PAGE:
In what can only be described as an anti-establishment vote and the biggest U.S. election surprise in a generation, Donald Trump has won the White House. While the pundits will be arguing for months on why the polls were dead wrong on the outcome, the fact that the Republicans wound up with control of the House and Senate in the process seems to say it all.
My take is America was sick of the ridiculous dysfunction in Washington and was ready for a change. And apparently ANY change would do!
As election night wore on, the global markets voiced their concern about yet another massive surprise vote result. Dow futures were down more than 800 points. S&P futures were plunging 5%. And analysts suggested that the implied open on Wall Street would be the worst seen since 9/11.
Just past midnight, the peso was diving. Bond yields were rising. Stock futures hit limit-down. And gold was higher. Anyone watching the financial channels late last night was reminded that markets don’t like surprises – or uncertainty. And with a Trump victory looking certain, both seemed to be the word of the night.
However, thinking investors quickly realized that in looking back at history, the big, ugly drops in the markets that were due largely to fear/uncertainty were usually reversed – and in fairly short order. The BREXIT vote was the latest example of this phenomenon. If you will recall, the S&P fell -5.33% in two days on word that the U.K. had voted to actually leave the EU. And then the big, bad dive wound up being reversed in just 3 days.
Thus, by dawn’s early light (which isn’t here yet in beautiful Evergreen, Colorado), the opportunity to “go the other way,” to be a contrarian (everybody is these days, right?), and to “buy the dip” appears to be trumping the fear and uncertainty of a Trump administration.
As for what to expect next in the markets, it’s frankly anybody’s guess and I won’t bore you with my prognostications. What we do know is that the Republicans appear to have received a mandate and that a big dose of fiscal stimulus is likely on the horizon.
This means more deficits, which, of course could cause the Fed to take a breath (expect this to become the focal point again once the election hullabaloo winds down). And if you feel like you know how the markets will react, feel free to have at it. For me, I’ll simply continue to watch what “is” happening in the markets and try my darndest to figure out how to stay on the right side of the big-picture trend.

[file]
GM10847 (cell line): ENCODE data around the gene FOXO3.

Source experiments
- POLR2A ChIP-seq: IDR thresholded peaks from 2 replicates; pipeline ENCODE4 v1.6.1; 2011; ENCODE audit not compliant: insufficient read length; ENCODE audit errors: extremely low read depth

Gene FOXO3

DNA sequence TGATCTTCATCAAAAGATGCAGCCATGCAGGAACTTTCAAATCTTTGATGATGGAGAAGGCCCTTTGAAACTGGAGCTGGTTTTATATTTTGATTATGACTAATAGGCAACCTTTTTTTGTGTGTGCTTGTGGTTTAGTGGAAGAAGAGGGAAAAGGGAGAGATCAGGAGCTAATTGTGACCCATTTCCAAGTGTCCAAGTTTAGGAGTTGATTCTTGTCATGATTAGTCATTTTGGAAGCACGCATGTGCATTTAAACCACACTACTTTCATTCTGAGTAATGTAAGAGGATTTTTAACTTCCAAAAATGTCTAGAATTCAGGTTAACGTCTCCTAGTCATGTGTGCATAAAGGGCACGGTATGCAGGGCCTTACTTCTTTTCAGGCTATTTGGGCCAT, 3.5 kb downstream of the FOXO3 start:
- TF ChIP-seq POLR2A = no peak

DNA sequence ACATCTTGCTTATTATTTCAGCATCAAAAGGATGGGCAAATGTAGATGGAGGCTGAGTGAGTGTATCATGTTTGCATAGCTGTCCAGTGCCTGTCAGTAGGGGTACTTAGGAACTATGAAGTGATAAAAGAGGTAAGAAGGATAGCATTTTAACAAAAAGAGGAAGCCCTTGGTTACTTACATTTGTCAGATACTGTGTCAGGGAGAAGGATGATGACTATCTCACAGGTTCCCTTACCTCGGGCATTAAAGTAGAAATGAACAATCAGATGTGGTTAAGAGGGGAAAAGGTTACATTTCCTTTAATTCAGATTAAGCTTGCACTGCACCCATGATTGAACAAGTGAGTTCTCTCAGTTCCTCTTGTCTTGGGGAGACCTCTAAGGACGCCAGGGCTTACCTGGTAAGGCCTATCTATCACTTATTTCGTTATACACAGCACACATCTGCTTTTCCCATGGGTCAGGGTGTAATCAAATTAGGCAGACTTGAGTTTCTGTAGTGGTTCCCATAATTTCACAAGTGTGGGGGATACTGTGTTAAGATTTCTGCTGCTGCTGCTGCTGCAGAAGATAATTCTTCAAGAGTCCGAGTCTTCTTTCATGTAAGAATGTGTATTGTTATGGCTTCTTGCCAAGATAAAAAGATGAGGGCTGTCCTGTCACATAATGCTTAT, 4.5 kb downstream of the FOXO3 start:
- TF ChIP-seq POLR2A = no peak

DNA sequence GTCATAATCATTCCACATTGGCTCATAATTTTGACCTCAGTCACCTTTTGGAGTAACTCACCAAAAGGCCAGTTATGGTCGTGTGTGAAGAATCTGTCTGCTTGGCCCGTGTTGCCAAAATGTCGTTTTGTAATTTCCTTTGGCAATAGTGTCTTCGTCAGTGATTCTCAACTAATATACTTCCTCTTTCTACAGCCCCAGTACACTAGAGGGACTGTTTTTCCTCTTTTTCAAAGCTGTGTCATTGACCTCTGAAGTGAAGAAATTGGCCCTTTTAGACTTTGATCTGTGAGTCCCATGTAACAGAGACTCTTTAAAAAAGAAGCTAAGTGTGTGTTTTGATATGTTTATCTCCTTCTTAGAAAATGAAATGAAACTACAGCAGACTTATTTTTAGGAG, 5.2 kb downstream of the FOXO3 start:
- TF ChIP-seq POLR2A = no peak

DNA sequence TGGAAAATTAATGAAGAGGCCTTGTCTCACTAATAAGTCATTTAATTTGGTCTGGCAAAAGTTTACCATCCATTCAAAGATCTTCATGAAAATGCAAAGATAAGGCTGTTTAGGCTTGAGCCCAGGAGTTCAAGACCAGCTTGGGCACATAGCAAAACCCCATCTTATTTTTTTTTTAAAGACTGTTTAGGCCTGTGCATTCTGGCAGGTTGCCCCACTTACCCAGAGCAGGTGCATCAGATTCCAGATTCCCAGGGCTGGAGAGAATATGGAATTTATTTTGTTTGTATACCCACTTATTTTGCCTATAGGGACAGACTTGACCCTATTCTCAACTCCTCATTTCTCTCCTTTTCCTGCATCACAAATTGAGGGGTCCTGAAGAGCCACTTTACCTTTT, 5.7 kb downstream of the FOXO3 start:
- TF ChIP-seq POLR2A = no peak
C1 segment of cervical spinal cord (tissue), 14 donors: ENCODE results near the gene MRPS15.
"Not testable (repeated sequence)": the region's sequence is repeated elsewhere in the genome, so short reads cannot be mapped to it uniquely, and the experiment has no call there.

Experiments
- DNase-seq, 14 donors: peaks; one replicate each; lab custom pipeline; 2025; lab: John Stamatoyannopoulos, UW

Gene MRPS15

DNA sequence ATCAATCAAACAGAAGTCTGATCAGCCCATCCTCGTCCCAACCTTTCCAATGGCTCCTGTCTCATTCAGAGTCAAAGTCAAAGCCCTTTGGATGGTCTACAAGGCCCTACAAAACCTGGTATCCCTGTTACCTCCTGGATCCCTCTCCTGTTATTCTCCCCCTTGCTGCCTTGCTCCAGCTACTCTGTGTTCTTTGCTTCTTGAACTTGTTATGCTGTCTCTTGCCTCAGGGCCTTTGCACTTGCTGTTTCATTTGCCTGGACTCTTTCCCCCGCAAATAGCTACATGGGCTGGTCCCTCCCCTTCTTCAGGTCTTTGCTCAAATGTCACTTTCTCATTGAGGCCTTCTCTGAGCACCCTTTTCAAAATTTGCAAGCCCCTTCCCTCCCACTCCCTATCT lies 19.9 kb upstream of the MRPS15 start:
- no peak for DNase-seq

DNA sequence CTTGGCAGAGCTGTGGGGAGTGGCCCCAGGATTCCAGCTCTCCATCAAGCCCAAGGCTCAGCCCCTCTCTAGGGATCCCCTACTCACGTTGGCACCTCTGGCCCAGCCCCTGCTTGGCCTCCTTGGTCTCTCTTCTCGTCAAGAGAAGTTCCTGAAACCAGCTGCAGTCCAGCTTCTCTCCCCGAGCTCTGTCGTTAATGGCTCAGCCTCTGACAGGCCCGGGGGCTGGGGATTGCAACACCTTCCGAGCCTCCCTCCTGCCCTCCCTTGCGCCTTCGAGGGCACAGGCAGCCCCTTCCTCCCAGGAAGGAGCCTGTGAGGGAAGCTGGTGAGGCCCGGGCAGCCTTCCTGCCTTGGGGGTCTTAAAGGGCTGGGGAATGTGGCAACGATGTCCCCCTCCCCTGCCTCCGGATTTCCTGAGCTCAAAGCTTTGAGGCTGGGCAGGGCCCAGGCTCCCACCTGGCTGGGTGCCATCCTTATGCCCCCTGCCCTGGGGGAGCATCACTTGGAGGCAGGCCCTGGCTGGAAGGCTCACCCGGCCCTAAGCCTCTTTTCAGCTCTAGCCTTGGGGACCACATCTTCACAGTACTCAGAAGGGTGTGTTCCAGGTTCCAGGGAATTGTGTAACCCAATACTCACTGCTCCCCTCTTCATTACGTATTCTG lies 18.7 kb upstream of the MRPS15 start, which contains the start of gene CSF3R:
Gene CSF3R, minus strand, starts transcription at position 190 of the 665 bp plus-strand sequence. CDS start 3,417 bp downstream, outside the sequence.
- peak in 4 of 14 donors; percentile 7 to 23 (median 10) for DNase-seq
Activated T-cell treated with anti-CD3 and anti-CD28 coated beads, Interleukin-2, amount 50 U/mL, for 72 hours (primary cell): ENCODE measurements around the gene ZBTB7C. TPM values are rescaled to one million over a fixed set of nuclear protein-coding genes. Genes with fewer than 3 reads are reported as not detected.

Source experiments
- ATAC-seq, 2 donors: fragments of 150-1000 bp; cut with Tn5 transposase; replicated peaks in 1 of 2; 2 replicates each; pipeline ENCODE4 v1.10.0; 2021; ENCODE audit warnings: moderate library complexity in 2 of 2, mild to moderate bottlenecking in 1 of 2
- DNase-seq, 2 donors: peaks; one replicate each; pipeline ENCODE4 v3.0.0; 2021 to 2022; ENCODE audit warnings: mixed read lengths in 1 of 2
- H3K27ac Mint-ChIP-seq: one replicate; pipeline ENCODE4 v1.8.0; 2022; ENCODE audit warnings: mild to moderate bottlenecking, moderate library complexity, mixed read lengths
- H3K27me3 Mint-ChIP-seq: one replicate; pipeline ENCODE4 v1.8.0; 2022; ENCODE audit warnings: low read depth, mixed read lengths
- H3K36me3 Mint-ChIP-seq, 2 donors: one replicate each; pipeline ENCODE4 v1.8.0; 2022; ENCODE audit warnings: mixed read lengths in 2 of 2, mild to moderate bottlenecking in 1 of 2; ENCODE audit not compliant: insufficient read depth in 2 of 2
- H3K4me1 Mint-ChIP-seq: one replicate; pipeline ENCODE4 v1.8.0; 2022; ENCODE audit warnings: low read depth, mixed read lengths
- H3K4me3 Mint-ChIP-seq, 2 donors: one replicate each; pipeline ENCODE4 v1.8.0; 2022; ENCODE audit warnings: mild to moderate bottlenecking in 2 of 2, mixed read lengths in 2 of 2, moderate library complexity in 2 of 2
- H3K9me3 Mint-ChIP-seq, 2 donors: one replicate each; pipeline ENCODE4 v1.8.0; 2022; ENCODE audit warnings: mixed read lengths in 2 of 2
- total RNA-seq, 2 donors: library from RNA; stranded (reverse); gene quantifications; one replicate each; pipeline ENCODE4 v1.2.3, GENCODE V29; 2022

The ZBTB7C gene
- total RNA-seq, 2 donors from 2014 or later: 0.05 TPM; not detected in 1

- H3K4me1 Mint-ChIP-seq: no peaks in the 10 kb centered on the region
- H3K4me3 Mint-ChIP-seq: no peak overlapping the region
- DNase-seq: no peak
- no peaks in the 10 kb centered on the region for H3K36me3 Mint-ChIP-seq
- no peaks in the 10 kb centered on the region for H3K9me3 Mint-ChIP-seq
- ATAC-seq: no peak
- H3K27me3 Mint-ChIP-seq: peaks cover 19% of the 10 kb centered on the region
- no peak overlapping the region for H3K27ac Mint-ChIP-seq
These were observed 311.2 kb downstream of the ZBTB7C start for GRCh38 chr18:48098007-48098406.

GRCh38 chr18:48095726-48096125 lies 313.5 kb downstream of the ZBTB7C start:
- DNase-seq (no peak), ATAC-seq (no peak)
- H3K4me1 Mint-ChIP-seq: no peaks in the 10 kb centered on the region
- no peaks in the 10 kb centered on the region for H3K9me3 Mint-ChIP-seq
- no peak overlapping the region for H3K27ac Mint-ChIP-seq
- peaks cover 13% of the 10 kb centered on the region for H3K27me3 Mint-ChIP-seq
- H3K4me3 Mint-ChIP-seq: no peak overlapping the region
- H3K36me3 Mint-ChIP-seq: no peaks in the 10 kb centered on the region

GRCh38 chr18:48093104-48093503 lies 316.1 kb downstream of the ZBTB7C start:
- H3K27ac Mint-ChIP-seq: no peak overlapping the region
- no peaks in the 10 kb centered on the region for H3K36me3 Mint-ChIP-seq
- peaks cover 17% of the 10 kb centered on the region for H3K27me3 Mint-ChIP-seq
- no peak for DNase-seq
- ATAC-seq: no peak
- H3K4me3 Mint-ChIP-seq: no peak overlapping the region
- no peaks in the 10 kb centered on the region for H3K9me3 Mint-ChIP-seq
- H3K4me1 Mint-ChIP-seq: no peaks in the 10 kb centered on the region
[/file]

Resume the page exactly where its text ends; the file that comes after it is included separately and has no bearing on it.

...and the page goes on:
From a shorter-term perspective, the chart below contains my key points and levels:
S&P 500 – Daily
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First, let’s note that stocks have been in a downtrend since mid-August and that this isn’t likely to change in the next few days.
Next, take a look at the discrepancy between the projected open as of midnight last night and 8:00am eastern time this morning. While the open isn’t gonna be pretty, it also isn’t going to be the biggest drop since 9/11 either. Heck, it may not even erase the “sigh of relief” rally seen over the past two days.
From a near-term perspective, last week’s low at around 2080 on the S&P is the key line in the sand. And from a longer-term perspective, it would be VERY bearish to see the venerable index breach the BREXIT closing low of 2000.
So there you have it. America was desperate for change – again, ANY kind of change. Now we will just have to figure out what that change is going to look like. Stay tuned, this ought to be interesting, to say the least.
Current Market Drivers
We strive to identify the driving forces behind the market action on a daily basis. The thinking is that if we can both identify and understand why stocks are doing what they are doing on a short-term basis; we are not likely to be surprised/blind-sided by a big move. Listed below are what we believe to be the driving forces of the current market (Listed in order of importance).
1. The State of the Election
2. The State of Global Central Bank Policies
3. The State of Global Economies
Thought For The Day:
An error is not a mistake until one fails to correct it. -Anonymous
Wishing you green screens and all the best for a great day,
David D. Moenning
Chief Investment Officer
Sowell Management Services
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